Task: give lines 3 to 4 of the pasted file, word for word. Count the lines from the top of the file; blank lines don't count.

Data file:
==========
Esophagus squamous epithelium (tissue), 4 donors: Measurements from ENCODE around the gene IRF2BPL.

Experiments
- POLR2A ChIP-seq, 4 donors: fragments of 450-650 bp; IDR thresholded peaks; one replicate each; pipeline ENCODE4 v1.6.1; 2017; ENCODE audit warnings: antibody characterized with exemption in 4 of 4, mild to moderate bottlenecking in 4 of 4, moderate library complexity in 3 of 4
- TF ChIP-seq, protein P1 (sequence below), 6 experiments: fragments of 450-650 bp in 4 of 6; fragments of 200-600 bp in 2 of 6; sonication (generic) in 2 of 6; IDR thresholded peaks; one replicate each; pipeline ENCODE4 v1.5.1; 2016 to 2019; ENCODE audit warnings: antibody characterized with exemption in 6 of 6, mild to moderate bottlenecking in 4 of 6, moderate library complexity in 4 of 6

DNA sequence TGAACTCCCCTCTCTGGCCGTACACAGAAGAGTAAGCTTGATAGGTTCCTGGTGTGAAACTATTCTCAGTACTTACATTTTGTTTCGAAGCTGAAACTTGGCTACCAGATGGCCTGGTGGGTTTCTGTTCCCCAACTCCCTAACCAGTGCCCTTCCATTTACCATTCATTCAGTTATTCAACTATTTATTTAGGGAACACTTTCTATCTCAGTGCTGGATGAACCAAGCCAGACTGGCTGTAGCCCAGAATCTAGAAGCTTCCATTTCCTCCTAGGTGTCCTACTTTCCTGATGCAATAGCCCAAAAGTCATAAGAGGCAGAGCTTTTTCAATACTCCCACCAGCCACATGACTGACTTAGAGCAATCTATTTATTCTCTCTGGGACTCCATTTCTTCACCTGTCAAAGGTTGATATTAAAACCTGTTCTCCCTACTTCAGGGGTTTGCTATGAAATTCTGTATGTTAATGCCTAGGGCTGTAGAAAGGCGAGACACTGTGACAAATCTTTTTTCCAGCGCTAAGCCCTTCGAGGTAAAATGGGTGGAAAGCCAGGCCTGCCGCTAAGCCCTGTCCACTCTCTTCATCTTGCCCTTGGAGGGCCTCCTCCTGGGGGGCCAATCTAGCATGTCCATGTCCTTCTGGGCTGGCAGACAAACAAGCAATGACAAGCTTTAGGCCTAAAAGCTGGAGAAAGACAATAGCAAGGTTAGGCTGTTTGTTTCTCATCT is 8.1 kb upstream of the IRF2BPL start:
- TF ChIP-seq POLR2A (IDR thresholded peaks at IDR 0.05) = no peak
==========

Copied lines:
- POLR2A ChIP-seq, 4 donors: fragments of 450-650 bp; IDR thresholded peaks; one replicate each; pipeline ENCODE4 v1.6.1; 2017; ENCODE audit warnings: antibody characterized with exemption in 4 of 4, mild to moderate bottlenecking in 4 of 4, moderate library complexity in 3 of 4
- TF ChIP-seq, protein P1 (sequence below), 6 experiments: fragments of 450-650 bp in 4 of 6; fragments of 200-600 bp in 2 of 6; sonication (generic) in 2 of 6; IDR thresholded peaks; one replicate each; pipeline ENCODE4 v1.5.1; 2016 to 2019; ENCODE audit warnings: antibody characterized with exemption in 6 of 6, mild to moderate bottlenecking in 4 of 6, moderate library complexity in 4 of 6